(by the way, you'll almost always want to cut wine vinegars with water at some point in the process ... alcohol converts to acidity almost on par, so a 13% alcohol wine will become a 13% acid vinegar. most vinegars are in the 5-7 range ... i find i like it at what i estimate is about 7-9. in practice, i just add water until it tastes right.)

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Hmmm...perhaps someone should suggest a "Make Your Own Vinegar at Home" eGCI class. :smile:

 

“Peter: Oh my god, Brian, there's a message in my Alphabits. It says, 'Oooooo.'

Brian: Peter, those are Cheerios.”

– From Fox TV’s “Family Guy”

 

Tim Oliver

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Will one of you kind wine and vinegar savvy folks suggest a red, a white and a champagne wine to use? I'd liek to try this but I dont' drink alcohol. The only wine I ever have around is Sutter Home Merlot, Chardonnay or the like in 8 oz screwcap bottles that is used for cooking. How important is the quality of the wine in the finished vinegar? Can a cheap wine make a great vinegar?

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Will one of you kind wine and vinegar savvy folks suggest a red, a white and a champagne wine to use? I'd liek to try this but I dont' drink alcohol. The only wine I ever have around is Sutter Home Merlot, Chardonnay or the like in 8 oz screwcap bottles that is used for cooking. How important is the quality of the wine in the finished vinegar? Can a cheap wine make a great vinegar?

From what I've read upthread, and in the links, left over screw top wine would probably be just fine.

I'm going to try the 3 spaghettis in a glass jar with wine method this weekend. I'll let you know how it works. I'm planning on using whatever wine is around. But, not mixing white with red, as that seems to matter.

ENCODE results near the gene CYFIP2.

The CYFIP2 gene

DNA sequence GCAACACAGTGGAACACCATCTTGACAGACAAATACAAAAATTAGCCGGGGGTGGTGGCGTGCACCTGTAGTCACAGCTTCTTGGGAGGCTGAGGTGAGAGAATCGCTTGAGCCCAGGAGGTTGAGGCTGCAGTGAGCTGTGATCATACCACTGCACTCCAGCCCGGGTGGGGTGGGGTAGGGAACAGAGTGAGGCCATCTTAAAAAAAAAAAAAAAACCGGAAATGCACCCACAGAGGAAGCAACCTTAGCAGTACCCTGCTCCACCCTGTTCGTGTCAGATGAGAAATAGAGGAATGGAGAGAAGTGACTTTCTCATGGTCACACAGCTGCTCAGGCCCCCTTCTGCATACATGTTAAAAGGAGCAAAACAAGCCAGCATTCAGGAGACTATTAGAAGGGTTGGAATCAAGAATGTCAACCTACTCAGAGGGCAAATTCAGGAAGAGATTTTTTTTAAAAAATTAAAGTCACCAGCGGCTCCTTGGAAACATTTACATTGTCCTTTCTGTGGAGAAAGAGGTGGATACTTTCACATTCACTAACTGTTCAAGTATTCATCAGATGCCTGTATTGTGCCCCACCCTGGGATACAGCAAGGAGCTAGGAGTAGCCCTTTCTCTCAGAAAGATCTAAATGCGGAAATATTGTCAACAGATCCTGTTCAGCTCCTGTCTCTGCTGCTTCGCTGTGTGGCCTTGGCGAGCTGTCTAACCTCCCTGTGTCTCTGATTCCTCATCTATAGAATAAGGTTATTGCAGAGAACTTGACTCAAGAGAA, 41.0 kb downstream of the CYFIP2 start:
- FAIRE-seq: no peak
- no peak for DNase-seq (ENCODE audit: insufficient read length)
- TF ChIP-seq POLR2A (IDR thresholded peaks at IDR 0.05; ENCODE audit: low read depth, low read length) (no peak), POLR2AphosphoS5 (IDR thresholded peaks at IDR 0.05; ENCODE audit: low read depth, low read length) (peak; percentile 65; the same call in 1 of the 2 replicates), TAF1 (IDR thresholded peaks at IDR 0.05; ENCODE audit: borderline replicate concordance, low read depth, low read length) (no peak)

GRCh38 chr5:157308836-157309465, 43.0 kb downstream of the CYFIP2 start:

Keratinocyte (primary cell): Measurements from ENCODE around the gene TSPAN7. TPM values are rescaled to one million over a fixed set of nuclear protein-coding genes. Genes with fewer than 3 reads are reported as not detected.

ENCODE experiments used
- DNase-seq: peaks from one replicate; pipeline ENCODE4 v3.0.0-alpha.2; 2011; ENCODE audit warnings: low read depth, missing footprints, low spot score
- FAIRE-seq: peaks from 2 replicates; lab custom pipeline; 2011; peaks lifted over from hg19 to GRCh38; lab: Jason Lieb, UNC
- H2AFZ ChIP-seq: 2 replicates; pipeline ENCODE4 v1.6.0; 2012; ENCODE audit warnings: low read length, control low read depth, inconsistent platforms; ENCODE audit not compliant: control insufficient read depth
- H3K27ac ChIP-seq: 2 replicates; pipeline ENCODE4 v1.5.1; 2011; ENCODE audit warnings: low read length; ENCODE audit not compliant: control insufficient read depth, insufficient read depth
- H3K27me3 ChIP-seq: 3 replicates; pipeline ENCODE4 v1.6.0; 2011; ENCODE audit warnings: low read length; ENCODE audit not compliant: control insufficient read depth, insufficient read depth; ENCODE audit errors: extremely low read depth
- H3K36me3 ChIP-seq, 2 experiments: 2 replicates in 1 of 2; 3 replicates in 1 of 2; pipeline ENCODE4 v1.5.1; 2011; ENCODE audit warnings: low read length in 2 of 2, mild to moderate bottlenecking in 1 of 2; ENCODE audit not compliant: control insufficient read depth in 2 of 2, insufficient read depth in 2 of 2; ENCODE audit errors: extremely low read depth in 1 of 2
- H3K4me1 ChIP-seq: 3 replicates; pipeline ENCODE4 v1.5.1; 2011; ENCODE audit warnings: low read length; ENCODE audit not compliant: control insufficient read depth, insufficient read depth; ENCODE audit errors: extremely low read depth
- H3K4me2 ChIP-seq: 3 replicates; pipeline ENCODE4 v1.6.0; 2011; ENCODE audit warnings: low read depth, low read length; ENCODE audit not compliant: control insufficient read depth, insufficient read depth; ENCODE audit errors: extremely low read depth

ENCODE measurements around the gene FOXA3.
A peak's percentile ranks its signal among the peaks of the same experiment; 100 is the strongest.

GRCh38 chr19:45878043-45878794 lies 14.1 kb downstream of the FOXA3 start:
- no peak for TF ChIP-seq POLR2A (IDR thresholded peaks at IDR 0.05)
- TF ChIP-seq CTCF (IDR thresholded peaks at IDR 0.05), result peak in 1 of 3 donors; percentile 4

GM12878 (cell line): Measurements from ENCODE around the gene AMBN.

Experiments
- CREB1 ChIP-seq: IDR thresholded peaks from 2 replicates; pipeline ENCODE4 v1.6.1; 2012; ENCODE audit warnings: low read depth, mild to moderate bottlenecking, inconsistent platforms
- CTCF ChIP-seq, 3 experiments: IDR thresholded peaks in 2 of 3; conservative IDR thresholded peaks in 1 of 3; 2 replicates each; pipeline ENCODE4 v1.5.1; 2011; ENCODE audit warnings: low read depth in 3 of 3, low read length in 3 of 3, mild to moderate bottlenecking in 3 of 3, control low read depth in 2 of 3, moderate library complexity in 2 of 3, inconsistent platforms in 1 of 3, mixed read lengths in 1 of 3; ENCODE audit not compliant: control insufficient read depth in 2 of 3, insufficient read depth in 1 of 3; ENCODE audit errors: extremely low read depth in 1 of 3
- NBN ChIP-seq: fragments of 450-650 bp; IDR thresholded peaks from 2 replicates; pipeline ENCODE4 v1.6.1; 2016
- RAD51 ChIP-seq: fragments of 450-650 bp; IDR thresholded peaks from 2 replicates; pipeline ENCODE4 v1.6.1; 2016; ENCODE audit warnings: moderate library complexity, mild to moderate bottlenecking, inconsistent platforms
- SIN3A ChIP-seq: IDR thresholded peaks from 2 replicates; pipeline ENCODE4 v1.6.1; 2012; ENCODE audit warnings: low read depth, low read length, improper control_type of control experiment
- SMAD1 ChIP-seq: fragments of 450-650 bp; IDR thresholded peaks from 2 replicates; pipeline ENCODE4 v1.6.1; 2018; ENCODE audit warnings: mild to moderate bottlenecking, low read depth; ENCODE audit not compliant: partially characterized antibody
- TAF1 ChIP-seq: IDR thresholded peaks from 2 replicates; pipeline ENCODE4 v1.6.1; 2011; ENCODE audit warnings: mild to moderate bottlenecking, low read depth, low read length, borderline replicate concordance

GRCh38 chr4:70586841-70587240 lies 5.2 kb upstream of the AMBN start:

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Ah Ha! My brain woke up. :biggrin:

The shop I was thinking of in Houston is DeFalco's and it is on Stella Link. (Well... that is at least in a 10 mile radius of where I thought they were. :raz: ) They do mail order.

Linda LaRose aka "fifi"

"Having spent most of my life searching for truth in the excitement of science, I am now in search of the perfectly seared foie gras without any sweet glop." Linda LaRose

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Ah Ha! My brain woke up. :biggrin:

The shop I was thinking of in Houston is DeFalco's and it is on Stella Link. (Well... that is at least in a 10 mile radius of where I thought they were. :raz: ) They do mail order.

Fifi-

Thank you for remembering and posting the address for this place. Sounds like a neat place to visit and maybe finally start making my own beer like I keep saying.

I guess, according to Russ, the sun tea jar idea should work. I'll pick up a jar next time I see one.

Elie

E. Nassar
Houston, TX

My Blog
contact: enassar(AT)gmail(DOT)com

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sun tea jar will work (does work; is working) just fine. as for wine, i prefer to use fruity but well-made reds. i see no point in putting anything good in there (unless there's dregs at the end of a bottle). i have not had much luck with white wines, because they oxidize so badly. maybe someone else has a secret.

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i have not had much luck with white wines, because they oxidize so badly. maybe someone else has a secret.

I was told some years ago that adding a little fortified wine to a white wine would keep it stable and stop it from oxidizing when using it to make vinegar. I add 1/4 cup sherry to a quart of white. Have had good results.